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SKINSnCANES 04-29-2004 04:16 PM

Draft Reaches
By request, the Insider articles on reaches


Editor's Note: ESPN.com draft guru Mel Kiper Jr. takes a round-by-round look at the biggest reaches of the 2004 NFL draft.


Washington's Reggie Williams is a good player but not necessarily a good value at No. 9.
WR Reggie Williams, No. 9 overall, Jacksonville -- This is only a slight reach, but I did grade Williams a bit lower. He is a big receiver and fills a need but the Jaguars could have gotten a much better value by trading down and selecting someone like Lee Evans or Michael Clayton.
OL Vernon Carey, Miami, No. 19 -- The Dolphins felt the need to trade up one spot to get Carey with the 19th overall selection after he had a so-so senior year thanks to injuries. While Miami does need a right tackle it did bring in players through free agency who might be able to help, and there was simply better value at other positions still on the board.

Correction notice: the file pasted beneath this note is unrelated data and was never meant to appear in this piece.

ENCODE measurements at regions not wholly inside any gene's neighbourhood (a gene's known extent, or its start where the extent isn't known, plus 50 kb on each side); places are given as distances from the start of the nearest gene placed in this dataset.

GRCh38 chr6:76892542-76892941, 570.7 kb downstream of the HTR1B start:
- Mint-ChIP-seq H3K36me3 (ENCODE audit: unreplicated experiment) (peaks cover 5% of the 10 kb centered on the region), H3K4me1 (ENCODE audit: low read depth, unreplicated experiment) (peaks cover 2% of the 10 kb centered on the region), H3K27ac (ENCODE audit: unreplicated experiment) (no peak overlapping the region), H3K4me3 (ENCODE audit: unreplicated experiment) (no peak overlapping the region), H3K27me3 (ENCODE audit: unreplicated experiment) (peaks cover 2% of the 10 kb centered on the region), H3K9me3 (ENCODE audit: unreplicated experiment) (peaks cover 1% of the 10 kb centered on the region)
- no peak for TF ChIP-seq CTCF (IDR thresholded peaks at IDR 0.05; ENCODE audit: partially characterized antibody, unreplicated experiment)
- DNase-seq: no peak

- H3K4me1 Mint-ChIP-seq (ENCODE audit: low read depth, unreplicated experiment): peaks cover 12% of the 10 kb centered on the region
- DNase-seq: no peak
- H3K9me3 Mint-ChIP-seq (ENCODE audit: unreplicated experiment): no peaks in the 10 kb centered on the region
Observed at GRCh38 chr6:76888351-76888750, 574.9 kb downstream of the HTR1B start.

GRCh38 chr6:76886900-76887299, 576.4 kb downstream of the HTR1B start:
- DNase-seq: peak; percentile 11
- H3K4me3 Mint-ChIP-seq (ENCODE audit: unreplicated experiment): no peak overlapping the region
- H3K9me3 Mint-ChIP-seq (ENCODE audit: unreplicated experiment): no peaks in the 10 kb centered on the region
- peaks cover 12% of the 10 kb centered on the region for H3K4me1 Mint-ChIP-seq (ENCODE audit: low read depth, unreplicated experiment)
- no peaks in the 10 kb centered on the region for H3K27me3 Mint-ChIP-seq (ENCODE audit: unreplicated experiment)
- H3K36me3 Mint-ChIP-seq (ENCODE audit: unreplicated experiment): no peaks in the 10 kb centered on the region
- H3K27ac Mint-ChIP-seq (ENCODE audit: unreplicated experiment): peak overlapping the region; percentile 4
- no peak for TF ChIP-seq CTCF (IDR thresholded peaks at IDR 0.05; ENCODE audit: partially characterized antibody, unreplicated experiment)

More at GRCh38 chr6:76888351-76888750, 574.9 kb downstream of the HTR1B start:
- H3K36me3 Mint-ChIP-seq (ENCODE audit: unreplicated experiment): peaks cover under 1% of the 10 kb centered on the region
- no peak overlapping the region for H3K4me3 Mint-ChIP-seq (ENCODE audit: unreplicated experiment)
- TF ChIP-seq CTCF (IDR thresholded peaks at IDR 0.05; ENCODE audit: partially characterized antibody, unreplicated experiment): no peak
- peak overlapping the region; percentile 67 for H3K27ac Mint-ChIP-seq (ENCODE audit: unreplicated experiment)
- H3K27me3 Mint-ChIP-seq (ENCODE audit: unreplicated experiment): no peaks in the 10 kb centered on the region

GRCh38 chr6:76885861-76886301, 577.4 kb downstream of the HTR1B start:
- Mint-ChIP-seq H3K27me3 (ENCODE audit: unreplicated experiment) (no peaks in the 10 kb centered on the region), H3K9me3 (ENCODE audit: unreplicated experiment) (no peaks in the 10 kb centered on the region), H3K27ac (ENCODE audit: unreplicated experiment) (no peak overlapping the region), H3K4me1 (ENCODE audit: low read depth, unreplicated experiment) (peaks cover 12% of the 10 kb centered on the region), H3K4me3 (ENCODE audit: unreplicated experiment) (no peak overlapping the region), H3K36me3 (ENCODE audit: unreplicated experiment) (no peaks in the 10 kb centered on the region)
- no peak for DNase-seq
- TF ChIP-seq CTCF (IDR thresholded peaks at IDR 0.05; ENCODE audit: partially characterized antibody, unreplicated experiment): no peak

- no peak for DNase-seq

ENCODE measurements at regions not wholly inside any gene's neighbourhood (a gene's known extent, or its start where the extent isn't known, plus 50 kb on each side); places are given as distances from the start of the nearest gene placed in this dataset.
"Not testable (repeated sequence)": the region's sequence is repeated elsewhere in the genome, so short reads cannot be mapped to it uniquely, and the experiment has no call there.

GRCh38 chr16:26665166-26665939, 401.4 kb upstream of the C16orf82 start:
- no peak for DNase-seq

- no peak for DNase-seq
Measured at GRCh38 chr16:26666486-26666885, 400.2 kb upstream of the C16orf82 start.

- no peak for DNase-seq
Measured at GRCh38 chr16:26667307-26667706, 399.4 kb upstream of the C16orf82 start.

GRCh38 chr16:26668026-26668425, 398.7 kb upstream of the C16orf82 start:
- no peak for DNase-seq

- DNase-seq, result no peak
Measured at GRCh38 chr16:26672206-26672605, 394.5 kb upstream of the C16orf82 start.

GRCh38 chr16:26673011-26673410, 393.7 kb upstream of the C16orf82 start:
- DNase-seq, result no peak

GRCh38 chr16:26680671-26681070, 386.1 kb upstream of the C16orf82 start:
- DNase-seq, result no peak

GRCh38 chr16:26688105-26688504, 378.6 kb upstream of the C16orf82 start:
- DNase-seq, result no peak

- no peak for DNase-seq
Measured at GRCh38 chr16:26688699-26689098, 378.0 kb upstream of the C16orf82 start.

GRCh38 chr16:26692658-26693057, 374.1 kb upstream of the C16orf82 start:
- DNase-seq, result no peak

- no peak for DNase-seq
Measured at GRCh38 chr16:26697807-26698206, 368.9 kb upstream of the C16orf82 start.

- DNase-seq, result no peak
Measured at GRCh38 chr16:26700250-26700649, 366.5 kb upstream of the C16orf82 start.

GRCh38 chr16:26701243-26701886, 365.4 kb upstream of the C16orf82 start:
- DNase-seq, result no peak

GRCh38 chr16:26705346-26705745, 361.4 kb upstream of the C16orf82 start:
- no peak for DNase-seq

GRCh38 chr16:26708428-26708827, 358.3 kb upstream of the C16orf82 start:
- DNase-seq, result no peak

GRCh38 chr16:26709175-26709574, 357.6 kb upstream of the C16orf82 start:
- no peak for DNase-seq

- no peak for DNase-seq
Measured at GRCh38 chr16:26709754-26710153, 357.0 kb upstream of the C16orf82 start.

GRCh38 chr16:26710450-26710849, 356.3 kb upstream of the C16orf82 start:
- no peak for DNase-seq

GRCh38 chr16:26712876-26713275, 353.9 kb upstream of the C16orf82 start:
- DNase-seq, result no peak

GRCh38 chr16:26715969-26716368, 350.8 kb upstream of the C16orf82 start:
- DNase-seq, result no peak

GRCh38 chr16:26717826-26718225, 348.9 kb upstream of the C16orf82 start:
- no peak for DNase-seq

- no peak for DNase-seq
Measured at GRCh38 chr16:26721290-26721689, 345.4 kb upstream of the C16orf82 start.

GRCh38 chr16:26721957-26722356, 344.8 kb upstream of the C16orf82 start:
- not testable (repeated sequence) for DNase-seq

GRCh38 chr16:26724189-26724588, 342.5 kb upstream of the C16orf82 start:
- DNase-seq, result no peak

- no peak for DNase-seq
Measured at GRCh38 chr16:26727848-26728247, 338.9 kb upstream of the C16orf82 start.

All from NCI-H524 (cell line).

DT Marcus Tubbs, Seattle, No. 23 -- Another instance in which there were better players available at other spots. Tubbs has a lot of physical ability but was inconsistent at Texas and needs to keep his motor running for 60 minutes, and while he is almost guaranteed a starting spot be is still a boom-or-bust kind of prospect.
RB Chris Perry, Cincinnati, No. 26 -- Perry can run, catch and block but is not flashy or dynamic and will split time with starter Rudi Johnson. A little high for a back of that nature, one who looked like a second-rounder at best.
TE Ben Watson, New England, No. 32 -- Watson is smart and athletic, but his production has never been to the level of his physical skills thanks to some nagging injuries over the last couple of seasons.

CB Keiwan Ratliff, Cincinnati, No. 49 overall -- Ratliff is a playmaker who had nine interceptions last season at Florida, but he has just average recovery speed that had him rated in the third round. He will make the team and could be a good player, but mid-second round just seemed a bit high.